A new Covid-19 vaccine, which is undergoing clinical trials in Brazil, Mexico, Thailand and Vietnam, could change the way the world is fighting the pandemic. The vaccine, dubbed NVD-HXP-S, is the first in clinical trials to use a new molecular design that is expected to produce stronger antibodies than the current generation of vaccines. And the new vaccine is much easier to make. Existing vaccines from companies such as Pfizer and Johnson & Johnson must be manufactured in specialized factories using hard-to-find ingredients. In contrast, new vaccines can be mass-produced in chicken eggs. This is the same egg that produces billions of flu vaccines each year in factories around the world.
If NVD-HXP-S proves safe and effective, influenza vaccine makers can produce well over a billion doses annually. Low- and middle-income countries that are currently struggling to get vaccines from wealthy countries may make NVD-HXP-S themselves or get it from neighbouring countries at low cost. However, clinical trials must first establish that NVD-HXP-S actually works in humans. clinical trials will be completed in July, and the final phase will continue for several more months. But experiments with vaccinated animals have raised hopes for the vaccine’s promise.
“It’s a protective home run,” he said. Bruce Ines, PATH Center for Vaccine Innovation and Access Coordinated Development of NVD-HXP-S. The molecular structure of HexaPro, a modified version of the SARS-CoV-2 peplomer. Six important changes are shown by the red and blue spheres. Vaccines work by giving the immune system enough knowledge to help protect against the virus. Some vaccines contain the entire killed virus. Others contain only one protein from the virus. Still others contain genetic instructions that our cells can use to make viral proteins. After exposure to a virus or part of it, the immune system can learn to produce antibodies that attack it. Immune cells can also learn to recognize and destroy infected cells.
In the case of coronavirus, the best target for the immune system is the protein that coats its surface like a corona. A protein known as a spike clings to cells and then allows the virus to fuse with them.
However, simply injecting people with coronavirus spelomers is not the best way to vaccinate them. This is because the peaplomers can take the wrong shape and encourage the immune system to make the wrong antibodies.
Jason McLellan is a structural biologist at the University of Texas at Austin. His research on coronavirus spike proteins helped develop vaccines for Pfizer, Moderna, Johnson & Johnson, and Novavax.
This understanding emerged long before the Covid-19 pandemic. In 2015, another coronavirus emerged that caused deadly pneumonia called MERS. Jason McLellan, then a structural biologist at Dartmouth College of Medicine, and his colleagues set out to create a vaccine against him. They wanted to use the spike protein as a target. However, they had to take into account the fact that the ash meter is a werewolf. When the squirrel prepares to fuse with the cell, it takes on a tulip-like shape, something more like a spear.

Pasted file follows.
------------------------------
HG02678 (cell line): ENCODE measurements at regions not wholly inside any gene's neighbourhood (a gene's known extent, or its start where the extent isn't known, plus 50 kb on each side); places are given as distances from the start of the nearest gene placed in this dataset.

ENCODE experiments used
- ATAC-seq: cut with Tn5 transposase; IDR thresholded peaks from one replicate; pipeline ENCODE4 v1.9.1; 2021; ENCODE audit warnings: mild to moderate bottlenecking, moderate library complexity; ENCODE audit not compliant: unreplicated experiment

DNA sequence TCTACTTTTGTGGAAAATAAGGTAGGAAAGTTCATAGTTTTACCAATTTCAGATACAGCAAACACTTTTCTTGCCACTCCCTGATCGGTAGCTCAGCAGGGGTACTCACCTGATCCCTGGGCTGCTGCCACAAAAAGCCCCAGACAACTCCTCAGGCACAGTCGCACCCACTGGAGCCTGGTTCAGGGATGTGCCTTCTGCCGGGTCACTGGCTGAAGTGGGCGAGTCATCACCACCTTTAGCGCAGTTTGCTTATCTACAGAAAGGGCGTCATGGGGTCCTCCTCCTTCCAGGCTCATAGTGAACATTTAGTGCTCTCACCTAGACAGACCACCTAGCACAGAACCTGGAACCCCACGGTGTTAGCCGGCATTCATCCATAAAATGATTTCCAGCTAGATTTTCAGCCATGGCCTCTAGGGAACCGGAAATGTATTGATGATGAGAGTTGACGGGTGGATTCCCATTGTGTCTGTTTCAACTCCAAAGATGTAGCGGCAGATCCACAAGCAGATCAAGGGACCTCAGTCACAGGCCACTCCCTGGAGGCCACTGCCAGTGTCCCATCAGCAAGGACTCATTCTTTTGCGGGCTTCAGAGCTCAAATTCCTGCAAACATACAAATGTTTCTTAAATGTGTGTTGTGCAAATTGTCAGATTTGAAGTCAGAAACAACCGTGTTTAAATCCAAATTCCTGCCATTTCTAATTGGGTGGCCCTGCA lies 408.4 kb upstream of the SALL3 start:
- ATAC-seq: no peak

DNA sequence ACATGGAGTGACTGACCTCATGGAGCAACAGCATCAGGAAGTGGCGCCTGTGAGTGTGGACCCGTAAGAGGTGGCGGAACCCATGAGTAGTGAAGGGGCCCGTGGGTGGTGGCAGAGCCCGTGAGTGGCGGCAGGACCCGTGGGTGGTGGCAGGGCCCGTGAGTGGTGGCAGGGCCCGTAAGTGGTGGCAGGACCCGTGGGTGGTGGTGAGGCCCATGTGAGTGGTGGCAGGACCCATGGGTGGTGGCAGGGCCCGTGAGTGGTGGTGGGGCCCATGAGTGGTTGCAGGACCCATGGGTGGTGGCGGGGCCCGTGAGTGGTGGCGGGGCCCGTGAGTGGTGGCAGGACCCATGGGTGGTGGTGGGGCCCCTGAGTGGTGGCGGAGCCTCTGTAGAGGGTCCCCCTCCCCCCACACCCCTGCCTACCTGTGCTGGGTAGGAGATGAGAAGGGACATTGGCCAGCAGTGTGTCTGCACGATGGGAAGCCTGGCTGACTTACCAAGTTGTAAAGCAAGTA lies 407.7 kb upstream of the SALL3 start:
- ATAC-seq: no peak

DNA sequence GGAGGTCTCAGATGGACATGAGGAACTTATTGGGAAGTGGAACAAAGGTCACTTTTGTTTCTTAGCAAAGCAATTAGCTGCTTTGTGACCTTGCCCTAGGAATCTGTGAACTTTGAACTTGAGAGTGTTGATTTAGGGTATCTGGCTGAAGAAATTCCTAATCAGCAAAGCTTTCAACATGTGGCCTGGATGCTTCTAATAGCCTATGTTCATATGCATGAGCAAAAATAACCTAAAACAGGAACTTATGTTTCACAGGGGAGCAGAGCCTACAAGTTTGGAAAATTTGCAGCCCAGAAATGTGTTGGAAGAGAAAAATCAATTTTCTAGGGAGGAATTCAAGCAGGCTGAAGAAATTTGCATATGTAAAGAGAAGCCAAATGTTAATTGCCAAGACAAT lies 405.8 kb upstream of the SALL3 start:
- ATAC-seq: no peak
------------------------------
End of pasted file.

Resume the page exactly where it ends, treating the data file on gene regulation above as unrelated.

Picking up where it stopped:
Scientists call these two shapes the pre- and post-fusion morphologies of the spikes. Antibodies to the pre-fused shape act strongly against the coronavirus, but post-fused antibodies do not stop it. Dr. McClellan and his colleagues used standard techniques to make the MERS vaccine, but ended up with many post-fusion spikes that didn’t serve their purpose. Then they found a way to fix the protein in a tulip-like pre-fusion form. All they had to do was change two of the more than 1,000 building blocks of protein to a compound called proline.
The resulting spike, called 2P, for the two new proline molecules it contained was much more likely to take on the desired tulip shape. Researchers injected 2P spikes into mice and found the animals could easily fight MERS coronavirus infections. The team filed a patent for their modified spike, but the world ignored the invention. MERS, while deadly, is not highly contagious and has proven to be a relatively minor threat; since its first appearance, less than 1,000 people have died from MERS. in people.
However, in late 2019, the new coronavirus SARS-CoV-2 emerged and began to devastate the world. Dr. McClellan and his colleagues took action and designed a 2P spike specific to SARS-CoV-2. Within a few days, Moderna used that information to design a vaccine for Covid-19. It contained a genetic molecule called RNA with instructions for making 2P spikes.
Other companies soon followed suit, introducing 2P spikes into their vaccine designs and initiating clinical trials. All three vaccines approved to date in the US, including Johnson & Johnson, Moderna, and Pfizer-BioNTech, use 2P spikes. Other vaccine manufacturers use it as well.